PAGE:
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Frequent Errors In FBI's Secret Records Requests
Lanny Davis, another board member and a former attorney in the Clinton White House , said his recent briefing by the FBI left him "very concerned about what I regard to be serious potential infringements of privacy and civil liberties by the FBI and their use of national security letters. It is my impression that they too regard this as very serious."
Fine's audit, which was limited to 77 case files in four FBI field offices, found that those offices did not even generate accurate counts of the national security letters they issued, omitting about one in five letters from the reports they sent to headquarters in Washington. Those inaccurate numbers, in turn, were used as the basis for required reports to Congress.
Officials said they believe that the 48 known problems may be the tip of the iceberg in an internal oversight system that one of them described as "shoddy."
The report identified several instances in which the FBI used a tool known as "exigent letters" to obtain information urgently, promising that the requests would be covered later by grand jury subpoenas or national security letters. In several of those cases, the subpoenas were never sent, the review found.
The review also found several instances in which agents claimed there were exigent circumstances when none existed. The FBI recently ended the practice of using exigent letters in national security cases, officials said last night.
The report, mandated by Congress over the Bush administration's objections, is to be presented to several House and Senate committees today. But senior officials, speaking with permission on the condition that they not be identified, said the Bush administration has already responded vigorously to the audit's findings.
Attorney General Alberto R. Gonzales learned of the findings three weeks ago and "was incensed when he was told the contents of the report," according to a Justice Department official.
"The attorney general commends the work of the inspector general in uncovering serious problems in the FBI's use of NSLs," said Tasia Scolinos, a spokeswoman for Gonzales. "He has told [FBI Director Robert S. Mueller III] that these past mistakes will not be tolerated, and has ordered the FBI and the department to restore accountability and to put in place safeguards to ensure greater oversight and controls over the use of national security letters."
FBI and Justice Department officials have long described national security letters as an indispensable tool in combating terrorism, and Fine's report, according to one official who cited excerpts, said investigators told the inspector general that the letters "contributed significantly to many counterterrorism and counterintelligence investigations." Fine did not make an independent assessment of the efficacy of the letters as investigative tools.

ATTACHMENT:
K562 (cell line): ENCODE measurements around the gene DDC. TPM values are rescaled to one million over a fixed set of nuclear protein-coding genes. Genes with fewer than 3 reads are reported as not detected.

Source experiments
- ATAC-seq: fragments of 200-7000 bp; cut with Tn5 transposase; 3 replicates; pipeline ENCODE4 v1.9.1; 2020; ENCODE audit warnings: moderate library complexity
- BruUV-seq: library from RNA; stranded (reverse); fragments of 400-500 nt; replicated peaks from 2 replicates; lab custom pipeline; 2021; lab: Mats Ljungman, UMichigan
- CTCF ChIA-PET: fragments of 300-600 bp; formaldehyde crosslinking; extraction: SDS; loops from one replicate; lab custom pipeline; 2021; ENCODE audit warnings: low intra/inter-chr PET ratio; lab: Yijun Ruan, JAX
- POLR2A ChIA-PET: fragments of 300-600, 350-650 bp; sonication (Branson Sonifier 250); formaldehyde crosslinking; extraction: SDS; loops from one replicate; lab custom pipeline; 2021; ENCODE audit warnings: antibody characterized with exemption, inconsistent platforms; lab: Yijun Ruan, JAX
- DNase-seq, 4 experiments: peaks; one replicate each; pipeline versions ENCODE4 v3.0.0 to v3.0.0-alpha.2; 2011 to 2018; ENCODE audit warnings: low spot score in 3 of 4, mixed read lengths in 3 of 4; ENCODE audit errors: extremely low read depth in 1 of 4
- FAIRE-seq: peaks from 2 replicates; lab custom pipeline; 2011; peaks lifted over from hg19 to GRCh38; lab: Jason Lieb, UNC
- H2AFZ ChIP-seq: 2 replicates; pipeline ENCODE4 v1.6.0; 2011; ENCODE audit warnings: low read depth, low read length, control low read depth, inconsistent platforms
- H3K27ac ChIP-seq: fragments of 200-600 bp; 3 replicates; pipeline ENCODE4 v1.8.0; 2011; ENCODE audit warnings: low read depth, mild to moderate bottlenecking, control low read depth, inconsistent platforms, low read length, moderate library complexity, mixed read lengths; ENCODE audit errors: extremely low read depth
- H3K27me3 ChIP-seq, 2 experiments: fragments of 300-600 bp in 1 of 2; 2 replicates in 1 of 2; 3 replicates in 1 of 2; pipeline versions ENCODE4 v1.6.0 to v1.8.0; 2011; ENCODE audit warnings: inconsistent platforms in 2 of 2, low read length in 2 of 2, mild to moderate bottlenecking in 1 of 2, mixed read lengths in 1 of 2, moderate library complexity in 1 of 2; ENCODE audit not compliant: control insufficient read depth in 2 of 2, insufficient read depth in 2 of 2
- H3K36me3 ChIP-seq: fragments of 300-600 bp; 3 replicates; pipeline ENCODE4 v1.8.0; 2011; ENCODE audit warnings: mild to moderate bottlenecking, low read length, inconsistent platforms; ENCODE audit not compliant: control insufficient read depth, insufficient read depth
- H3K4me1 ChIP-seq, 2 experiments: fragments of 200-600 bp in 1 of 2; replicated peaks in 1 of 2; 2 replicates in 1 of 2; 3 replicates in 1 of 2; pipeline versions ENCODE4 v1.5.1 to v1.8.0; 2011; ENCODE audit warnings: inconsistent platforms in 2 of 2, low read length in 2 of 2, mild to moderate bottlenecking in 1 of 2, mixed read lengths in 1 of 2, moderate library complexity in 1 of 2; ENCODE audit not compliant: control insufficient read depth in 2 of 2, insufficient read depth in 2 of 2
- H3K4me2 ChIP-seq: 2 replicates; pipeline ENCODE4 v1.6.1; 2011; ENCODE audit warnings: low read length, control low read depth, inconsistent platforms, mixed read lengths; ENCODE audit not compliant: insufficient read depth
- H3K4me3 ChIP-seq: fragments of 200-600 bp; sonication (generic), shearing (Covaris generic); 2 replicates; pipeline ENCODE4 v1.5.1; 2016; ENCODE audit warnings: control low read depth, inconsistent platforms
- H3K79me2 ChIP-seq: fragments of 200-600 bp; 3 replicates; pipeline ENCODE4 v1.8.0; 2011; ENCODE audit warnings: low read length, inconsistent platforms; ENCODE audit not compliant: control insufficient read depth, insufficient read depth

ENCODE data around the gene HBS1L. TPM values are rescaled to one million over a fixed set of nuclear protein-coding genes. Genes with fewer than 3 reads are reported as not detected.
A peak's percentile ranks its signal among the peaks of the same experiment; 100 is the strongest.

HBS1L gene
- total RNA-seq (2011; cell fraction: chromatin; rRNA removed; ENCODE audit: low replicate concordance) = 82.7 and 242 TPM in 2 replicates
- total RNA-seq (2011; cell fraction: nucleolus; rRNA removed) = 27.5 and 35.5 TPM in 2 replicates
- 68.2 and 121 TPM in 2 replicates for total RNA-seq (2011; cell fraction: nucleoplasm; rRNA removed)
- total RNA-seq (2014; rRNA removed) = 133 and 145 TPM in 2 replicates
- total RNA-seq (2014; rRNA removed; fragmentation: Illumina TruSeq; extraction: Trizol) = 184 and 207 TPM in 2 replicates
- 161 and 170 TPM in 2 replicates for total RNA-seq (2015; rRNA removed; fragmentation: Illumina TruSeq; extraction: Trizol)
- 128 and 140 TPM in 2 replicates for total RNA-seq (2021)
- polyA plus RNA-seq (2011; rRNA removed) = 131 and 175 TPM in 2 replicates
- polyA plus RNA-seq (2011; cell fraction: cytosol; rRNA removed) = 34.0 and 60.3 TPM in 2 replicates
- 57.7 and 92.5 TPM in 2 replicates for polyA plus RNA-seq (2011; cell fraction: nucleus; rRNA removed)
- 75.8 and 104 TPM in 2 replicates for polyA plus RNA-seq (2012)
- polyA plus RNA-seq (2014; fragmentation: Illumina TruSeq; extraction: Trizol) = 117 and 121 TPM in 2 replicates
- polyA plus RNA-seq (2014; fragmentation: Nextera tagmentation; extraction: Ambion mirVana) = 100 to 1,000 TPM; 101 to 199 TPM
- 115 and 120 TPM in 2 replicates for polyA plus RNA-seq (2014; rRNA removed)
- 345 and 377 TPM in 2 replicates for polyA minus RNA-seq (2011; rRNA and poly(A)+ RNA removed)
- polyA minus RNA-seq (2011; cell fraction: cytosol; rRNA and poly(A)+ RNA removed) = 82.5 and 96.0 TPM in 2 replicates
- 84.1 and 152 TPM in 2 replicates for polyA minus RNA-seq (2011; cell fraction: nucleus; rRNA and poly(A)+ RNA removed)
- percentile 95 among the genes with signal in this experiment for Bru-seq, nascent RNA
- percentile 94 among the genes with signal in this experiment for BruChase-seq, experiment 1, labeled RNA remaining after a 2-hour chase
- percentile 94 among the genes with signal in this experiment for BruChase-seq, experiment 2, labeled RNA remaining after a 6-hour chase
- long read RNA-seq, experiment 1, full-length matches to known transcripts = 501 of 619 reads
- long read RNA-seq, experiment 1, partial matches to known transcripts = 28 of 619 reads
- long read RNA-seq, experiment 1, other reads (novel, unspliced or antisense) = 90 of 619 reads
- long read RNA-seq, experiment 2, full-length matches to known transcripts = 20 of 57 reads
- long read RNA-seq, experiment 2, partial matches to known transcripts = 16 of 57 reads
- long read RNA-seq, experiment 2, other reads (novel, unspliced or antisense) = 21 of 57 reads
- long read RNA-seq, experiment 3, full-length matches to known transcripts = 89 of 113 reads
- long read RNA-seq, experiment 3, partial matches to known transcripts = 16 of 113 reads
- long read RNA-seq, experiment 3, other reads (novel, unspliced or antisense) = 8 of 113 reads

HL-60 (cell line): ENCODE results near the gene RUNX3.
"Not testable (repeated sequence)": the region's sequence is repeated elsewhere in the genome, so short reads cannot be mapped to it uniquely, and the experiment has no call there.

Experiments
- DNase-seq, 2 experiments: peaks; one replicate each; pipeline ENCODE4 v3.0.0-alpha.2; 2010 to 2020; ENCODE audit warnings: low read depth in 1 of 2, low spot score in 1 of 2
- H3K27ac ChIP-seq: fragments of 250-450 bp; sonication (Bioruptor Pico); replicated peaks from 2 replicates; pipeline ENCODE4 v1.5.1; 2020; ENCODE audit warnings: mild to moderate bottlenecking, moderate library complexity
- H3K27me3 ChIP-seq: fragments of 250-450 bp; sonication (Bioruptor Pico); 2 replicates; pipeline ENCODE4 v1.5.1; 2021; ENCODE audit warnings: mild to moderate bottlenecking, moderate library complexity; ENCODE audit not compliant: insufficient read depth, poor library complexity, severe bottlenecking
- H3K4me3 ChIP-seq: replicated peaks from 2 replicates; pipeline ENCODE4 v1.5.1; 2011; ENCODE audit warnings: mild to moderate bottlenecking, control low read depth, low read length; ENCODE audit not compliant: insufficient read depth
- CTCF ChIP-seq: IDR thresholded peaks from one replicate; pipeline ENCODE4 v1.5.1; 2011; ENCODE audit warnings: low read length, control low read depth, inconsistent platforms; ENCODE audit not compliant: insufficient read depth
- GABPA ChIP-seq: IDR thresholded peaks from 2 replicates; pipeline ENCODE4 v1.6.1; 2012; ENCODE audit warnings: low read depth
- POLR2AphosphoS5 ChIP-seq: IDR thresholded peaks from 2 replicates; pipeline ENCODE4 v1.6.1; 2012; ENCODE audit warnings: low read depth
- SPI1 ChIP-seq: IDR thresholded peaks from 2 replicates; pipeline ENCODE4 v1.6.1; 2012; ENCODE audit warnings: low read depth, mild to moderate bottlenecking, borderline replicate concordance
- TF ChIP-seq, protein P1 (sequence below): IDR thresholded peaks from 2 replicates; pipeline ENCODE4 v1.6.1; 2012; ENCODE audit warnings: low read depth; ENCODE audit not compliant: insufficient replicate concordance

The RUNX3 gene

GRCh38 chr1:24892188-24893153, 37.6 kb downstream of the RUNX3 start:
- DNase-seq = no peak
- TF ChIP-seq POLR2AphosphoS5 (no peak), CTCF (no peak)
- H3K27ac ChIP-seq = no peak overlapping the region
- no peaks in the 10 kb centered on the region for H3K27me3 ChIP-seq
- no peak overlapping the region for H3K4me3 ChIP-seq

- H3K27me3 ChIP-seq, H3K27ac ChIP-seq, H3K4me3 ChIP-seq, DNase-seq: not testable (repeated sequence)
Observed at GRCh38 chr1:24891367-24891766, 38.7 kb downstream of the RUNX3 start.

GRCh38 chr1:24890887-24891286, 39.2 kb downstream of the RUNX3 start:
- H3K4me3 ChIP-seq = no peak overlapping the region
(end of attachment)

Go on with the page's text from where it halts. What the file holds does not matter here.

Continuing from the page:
FBI procedures require that any possible violation of law or regulation on national security letters be reported to the President's Intelligence Oversight Board within 14 days of discovery. Of the 26 breaches it discovered before Fine's review, the FBI referred 19 to the oversight board.
Among the responses officials highlighted last night is a tracking database under development by the FBI to ensure that its accounting of national security letters is accurate. One official said the FBI would begin deployment of the system in four of its 56 field offices by the end of the year. Meanwhile, the official said, each office will be required to "hand count" the numbers every month.
Gonzales, officials said, has ordered the department's national security division and inspections division to begin audits next month of a sampling of national security letters in every field office. About 15 offices should be audited by the end of the year, the official said.
Gonzales has also ordered that he chief counsel of every field office personally sign off on every national security letter, a practice that has been encouraged but not required until now.
The office of Director of National Intelligence Mike McConnell has established a working group to consider how much of the information gathered by national security letters should be retained and whether any of it should be purged. After the Patriot Act was passed, the Bush administration eliminated the FBI's requirement that irrelevant personal information from case files be discarded after cases are closed.
Mueller has ordered improved training of agents involved in national security cases and better record-keeping. Last May, changes began with the fixing of databases.
A senior group of FBI inspectors has been asked to review the conduct of agents and their supervisors to determine if any should be disciplined for mistakes.